A story about Bayes, Part 2: Disagreeing with the establishment

10 years after my binary search through dietary supplements, which found that a particular blend of B and C vitamins was particularly energizing for me, a CBC news article reported that the blend I’d used — called “Emergen-C” — did not actually contain all of the vitamin ingredients on its label.

This puzzled me. I had robustly found

  • that taking either Emergen-C (which said it contained B-vitamins) or a fairly strong B-vitamin supplement caused me to feel considerably more energetic;
  • that lower doses of B vitamins didn’t seem to work for this, and
  • that vitamin C also didn’t seem to work on its own.

Moreover, I had done this in the absence of any knowledge or expectations that, in fact, B vitamins have this effect fairly commonly, and only later learned that I, in fact, had a B-vitamin deficiency.

So the CBC story just didn’t add up. I thought back over my experiment and experiences, and concluded that at the very least, Emergen-C probably actually contained plenty of B-vitamins, and I continued to take it as needed.

I think my friends who told me about the study thought I was a little naive for still “trusting the Emergen-C folks”. I could imagine them making fun of me, a slave to the supplements industry, buying into whatever FDA-unapproved-nonsense they put on their labels. My “independent thought” alarm was going off.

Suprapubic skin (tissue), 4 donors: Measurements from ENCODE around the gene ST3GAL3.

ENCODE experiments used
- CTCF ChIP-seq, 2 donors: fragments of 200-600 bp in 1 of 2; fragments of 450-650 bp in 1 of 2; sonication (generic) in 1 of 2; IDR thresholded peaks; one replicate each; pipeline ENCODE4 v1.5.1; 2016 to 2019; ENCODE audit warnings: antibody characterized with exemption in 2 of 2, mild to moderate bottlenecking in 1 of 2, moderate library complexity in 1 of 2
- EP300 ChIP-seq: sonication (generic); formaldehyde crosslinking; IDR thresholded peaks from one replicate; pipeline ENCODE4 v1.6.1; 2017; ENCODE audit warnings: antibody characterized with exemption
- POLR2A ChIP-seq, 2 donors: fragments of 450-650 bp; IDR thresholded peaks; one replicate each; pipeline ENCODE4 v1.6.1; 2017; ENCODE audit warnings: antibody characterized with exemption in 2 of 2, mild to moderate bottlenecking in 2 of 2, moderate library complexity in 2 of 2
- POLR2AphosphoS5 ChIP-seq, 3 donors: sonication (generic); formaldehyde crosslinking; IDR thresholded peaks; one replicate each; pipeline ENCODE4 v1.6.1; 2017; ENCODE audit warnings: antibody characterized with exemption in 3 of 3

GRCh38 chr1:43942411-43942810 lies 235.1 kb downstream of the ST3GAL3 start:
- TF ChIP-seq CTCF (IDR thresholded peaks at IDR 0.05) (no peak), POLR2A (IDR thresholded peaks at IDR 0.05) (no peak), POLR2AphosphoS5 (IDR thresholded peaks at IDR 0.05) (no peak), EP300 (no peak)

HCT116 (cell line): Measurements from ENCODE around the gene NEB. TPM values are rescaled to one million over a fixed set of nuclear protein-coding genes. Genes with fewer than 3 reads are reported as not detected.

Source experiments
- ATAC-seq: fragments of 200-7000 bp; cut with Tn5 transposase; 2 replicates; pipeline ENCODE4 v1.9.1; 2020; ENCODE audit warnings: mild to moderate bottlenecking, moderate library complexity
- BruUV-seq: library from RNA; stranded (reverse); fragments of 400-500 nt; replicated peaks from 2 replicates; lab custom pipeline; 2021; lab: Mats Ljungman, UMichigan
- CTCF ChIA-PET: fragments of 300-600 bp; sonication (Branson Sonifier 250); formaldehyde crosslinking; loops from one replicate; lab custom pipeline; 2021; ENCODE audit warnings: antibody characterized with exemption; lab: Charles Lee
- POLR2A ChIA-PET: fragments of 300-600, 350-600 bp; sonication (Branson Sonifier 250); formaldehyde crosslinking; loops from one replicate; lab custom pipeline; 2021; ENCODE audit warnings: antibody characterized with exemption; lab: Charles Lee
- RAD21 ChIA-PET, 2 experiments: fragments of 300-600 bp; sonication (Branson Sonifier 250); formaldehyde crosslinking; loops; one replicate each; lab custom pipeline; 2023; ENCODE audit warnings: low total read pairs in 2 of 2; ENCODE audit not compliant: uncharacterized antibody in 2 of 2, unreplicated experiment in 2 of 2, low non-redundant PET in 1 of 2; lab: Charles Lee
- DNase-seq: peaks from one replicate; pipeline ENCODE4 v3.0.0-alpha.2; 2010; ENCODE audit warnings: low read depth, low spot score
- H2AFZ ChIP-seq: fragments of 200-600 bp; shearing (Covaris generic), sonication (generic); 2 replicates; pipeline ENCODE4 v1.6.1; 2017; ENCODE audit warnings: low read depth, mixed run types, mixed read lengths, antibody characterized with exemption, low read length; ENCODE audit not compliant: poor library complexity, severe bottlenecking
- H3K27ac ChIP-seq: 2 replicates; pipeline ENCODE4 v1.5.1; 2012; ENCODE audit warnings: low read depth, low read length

And it was right to feel a least a little weird. When others disagree with you, there is cause for an update. Indeed, if they’d said this about other supplements about which I’d had way less experience and evidence, I would have believed it. But over the years, I’d tested the B vitamins thing every which way I could, and in particular, Emergen-C seemed to work just as well as other B supplements.

And then, two months later, it came out… the study from the CBC news story was wrong.

I felt like saying “I told you so!”, but my friends were actually the ones to tell me about the news update. Rather, I decided to write this blog post to illustrate something else: an instance of feeling entitled to disagree with consensus. Not because “I can have whatever opinion I want”, but because I’d done the math, and it told me I needed B-vitamins, and that I was getting them from Emergen-C.

By contrast, I think as a source of evidence for my capacity to reason on my own, the story’s not very interesting. It takes a lot more than accurately second-guessing one study for me to feel like (or to convince you that) I have a solid track record.

Rather, what I want to point to here is my feeling that I should actually bother to parse my own sources of evidence. I don’t just average the opinions of the people around me, or the news, or even scientific articles. I compute a separate, other impression of my own that might disagree with those sources. I think that’s a computation that’s a little harder to do sanely, but is worth doing, and is made easier by knowing some statistics, and in particular, Bayes’ Rule.

Moreover, I think for consensus opinion to actually become more trustworthy, it needs a lot more people to do this sort of independent parsing of evidence. Ergo, blog post 🙂

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